Comparison among preoperative single-slice CT and multi-slice CT in simple, closed loop and strangulating bowel obstruction

Marco Assenza, Gabriele Ricci, Marina De Vargas Macciucca, Elisabetta Polettini, Emanuele Casciani, Maria Luisa De Cicco, Gianfranco Gualdi, Claudio Modini
Hepato-gastroenterology 2007, 54 (79): 2017-23

BACKGROUND/AIMS: The aim of this study is to compare preoperative single-slice CT (SSCT) and multislice-CT (MSCT) accuracy in the evaluation of patients with bowel obstruction and intestinal necrosis.

METHODOLOGY: 64 patients were enrolled. We analyzed the SSCT scans of 30 patients and the MSCT scans of 34 patients with clinical and abdominal plain film evidence of bowel obstruction. Presence, site, kind, and cause of the obstruction were evaluated; specific signs of strangulating or closed loop obstruction and wall necrosis were also identified. Three radiologists interpreted the CT scans independently; a consensus review was obtained, indicating the need of emergency or delayed surgery. The results were assayed on the basis of surgical findings.

RESULTS: SSCT and MSCT findings of bowel obstruction presented good correlation with the surgical report. Sensitivity, specificity, PPV and NPV were 86.1%; 89.3%; 91.1%; and 83.3% respectively. The k coefficient of interobserver agreement was significant (0.729; p<0.01). A major difference was observed between findings in SSCT and MSCT in detecting intestinal ischemia (p <0.05); a noteworthy statistical difference between these techniques was observed especially in the sensitivity and specificity of the edema, twisting and/or thickening of mesenteric vessels (p<0.05).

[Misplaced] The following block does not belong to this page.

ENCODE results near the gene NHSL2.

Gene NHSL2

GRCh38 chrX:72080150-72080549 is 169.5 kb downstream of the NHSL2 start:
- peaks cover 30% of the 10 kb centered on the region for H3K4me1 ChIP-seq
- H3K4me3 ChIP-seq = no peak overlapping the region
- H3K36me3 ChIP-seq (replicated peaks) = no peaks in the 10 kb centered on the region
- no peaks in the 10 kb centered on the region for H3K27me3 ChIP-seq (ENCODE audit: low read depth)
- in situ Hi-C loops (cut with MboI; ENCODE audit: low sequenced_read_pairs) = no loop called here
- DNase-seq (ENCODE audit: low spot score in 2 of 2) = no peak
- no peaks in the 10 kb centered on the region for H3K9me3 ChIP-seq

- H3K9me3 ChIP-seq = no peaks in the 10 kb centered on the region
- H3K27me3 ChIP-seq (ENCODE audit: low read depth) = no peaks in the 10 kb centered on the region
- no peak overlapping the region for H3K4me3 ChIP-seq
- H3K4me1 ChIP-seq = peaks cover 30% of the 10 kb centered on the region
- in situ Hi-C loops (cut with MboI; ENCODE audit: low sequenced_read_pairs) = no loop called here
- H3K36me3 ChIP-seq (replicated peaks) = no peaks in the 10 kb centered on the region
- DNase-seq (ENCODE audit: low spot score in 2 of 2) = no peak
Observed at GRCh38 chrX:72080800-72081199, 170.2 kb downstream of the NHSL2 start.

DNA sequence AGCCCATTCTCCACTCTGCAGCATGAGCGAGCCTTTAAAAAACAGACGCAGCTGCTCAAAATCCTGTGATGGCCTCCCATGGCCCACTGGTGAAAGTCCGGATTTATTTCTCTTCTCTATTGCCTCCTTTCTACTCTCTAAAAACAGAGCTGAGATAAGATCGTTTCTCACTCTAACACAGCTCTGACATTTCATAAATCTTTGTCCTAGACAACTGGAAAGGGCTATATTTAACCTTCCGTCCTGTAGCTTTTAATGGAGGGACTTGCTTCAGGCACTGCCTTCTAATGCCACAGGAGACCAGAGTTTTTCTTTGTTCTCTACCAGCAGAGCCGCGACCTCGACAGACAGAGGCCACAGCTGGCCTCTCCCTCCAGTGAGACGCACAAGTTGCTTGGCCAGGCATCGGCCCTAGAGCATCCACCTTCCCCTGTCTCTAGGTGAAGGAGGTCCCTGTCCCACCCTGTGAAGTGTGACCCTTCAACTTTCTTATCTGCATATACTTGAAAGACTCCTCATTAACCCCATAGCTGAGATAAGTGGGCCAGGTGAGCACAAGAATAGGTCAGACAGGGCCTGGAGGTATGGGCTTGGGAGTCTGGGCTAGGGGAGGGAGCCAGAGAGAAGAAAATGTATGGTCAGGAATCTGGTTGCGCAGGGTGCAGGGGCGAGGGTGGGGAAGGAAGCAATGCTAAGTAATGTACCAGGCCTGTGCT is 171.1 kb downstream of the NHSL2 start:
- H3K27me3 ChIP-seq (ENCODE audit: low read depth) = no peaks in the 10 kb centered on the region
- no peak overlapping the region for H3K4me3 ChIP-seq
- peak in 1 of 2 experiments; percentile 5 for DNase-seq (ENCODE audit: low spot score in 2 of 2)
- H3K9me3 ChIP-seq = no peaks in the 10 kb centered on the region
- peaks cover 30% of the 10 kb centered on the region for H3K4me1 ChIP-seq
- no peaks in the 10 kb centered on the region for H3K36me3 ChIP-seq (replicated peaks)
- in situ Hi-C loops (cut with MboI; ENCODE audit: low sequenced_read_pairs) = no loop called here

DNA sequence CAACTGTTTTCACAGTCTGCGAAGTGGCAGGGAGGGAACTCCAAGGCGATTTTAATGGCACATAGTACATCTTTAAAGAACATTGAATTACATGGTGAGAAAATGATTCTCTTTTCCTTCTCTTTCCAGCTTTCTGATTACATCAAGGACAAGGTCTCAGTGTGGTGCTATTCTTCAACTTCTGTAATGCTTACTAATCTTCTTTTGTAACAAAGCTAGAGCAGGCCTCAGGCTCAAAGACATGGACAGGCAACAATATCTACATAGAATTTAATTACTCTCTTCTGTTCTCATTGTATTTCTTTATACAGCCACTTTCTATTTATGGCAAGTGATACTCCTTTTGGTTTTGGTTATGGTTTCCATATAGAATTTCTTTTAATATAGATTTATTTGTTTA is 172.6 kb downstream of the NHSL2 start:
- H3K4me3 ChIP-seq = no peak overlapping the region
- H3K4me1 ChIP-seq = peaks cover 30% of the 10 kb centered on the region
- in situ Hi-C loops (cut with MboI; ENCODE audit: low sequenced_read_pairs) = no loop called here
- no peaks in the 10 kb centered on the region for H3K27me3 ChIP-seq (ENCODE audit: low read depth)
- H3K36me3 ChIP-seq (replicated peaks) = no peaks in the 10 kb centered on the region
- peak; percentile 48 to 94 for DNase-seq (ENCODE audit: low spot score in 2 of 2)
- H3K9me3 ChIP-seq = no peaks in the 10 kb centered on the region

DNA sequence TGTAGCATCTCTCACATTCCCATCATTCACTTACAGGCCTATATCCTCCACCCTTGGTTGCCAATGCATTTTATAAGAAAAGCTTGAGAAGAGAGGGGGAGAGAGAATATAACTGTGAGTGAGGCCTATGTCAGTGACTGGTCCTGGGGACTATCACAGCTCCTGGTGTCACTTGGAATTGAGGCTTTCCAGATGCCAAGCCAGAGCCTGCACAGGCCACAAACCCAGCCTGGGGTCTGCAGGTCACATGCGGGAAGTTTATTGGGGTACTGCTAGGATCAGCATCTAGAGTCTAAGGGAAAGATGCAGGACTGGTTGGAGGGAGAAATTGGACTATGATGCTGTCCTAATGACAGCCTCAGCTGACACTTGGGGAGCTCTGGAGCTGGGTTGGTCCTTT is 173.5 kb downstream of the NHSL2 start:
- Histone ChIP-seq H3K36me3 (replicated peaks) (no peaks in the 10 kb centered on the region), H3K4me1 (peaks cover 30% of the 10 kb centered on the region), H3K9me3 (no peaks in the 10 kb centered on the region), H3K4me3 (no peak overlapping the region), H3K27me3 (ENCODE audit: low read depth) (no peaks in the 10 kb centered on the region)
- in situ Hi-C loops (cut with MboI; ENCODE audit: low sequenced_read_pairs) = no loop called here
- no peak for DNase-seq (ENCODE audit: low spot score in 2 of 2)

CONCLUSIONS: The first objective of abdominal CT in patients with bowel obstruction is to evaluate the need for emergency surgery because delayed operations potentially result in high mortality. A CT presenting high correlation to surgical findings allows a correct surgical timing and planning thanks to the correct identification of site, kind, and causes of bowel obstruction. MSCT presents better results compared to SSCT in assessing intestinal necrosis.

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